PlagueThe Black Death in the Middle ages has left behind a few legacies.

Quarantine is derived from the Italian word “quaranti”, meaning “forty”. This came about after Venice decided to fight against the contamination of plague by requiring trading ships to wait a period of forty days before being allowed into the port. This was longer than the time taken by the disease to develop. But they could not prevent the  plague-flea ridden rats that swam ashore and spread the infection.

The Pope passed a law requiring people to say “God bless you” to someone who sneezed. This was because cold and sneezing were symptoms of the plague, and plague was believed to be the result of God’s wrath descending on mankind. By saying ” God bless you”, God’s wrath was though to be evaded.

The nursery rhyme Ring-a-ring o’ roses or Ring around the roses is known to have originated at the time of this plague outbreak.  Ring-a-ring o’ roses describes the circular red spots seen on the skin of the patients.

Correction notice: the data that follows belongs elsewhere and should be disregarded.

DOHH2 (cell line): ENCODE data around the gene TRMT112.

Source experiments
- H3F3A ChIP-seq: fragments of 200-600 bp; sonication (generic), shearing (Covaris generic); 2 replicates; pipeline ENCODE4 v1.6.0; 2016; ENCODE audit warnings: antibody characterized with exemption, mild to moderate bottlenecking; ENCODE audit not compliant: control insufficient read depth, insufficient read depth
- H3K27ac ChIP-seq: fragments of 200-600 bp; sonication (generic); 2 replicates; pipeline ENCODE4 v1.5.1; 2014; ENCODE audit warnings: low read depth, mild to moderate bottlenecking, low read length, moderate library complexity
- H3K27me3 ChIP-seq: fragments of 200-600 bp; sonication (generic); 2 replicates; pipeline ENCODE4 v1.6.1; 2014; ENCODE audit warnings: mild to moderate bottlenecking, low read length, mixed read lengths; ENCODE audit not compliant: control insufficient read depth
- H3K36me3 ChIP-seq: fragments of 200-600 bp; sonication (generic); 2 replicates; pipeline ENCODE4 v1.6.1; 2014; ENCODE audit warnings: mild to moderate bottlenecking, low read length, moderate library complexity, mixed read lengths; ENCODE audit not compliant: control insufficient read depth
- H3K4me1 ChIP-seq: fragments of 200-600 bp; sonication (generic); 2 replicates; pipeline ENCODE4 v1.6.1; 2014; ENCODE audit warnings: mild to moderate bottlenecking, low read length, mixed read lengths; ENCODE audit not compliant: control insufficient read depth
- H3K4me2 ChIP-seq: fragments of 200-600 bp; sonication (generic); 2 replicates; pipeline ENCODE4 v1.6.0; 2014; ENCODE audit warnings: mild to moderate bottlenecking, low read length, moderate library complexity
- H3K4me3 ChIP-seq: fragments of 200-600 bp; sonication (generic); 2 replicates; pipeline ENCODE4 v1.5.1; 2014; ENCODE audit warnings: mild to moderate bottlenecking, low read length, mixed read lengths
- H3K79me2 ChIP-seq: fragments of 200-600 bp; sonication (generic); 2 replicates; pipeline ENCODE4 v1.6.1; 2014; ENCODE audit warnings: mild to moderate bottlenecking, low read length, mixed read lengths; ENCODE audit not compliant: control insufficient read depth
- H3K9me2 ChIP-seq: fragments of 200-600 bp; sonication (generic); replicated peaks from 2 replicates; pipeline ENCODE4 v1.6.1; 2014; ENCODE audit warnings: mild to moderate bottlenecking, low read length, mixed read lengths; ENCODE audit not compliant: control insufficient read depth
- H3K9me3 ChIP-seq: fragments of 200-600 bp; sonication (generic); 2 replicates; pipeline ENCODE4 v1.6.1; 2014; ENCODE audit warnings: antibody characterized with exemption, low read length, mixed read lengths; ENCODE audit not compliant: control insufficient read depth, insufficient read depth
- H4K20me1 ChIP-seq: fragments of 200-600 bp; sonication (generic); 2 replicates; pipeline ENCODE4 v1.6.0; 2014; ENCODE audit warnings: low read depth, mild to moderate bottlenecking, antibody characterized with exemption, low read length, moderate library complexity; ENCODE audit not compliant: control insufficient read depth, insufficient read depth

A pocket full of posies.  At this time it was customary to carry sweet smelling flowers and herbs thought to have medicinal properties in gentlemen’s pockets to dampen the unsavory smells all around and possibly prevent contamination.

A-tishoo, a-tishoo, or, Ashes, ashes.  “A-tishoo” refers to the sneezing usually seen in the patients in the last stage of the disease. “Ashes” may be in reference to cremation of the dead bodies.

All fall down.  This describes the death all around due to the terrible pestilence.

Another custom that came to be prevalent from this time was the depth at which dead bodies were buried. In order to prevent contamination, bodies were buried at six feet under the surface, and this has since become the norm.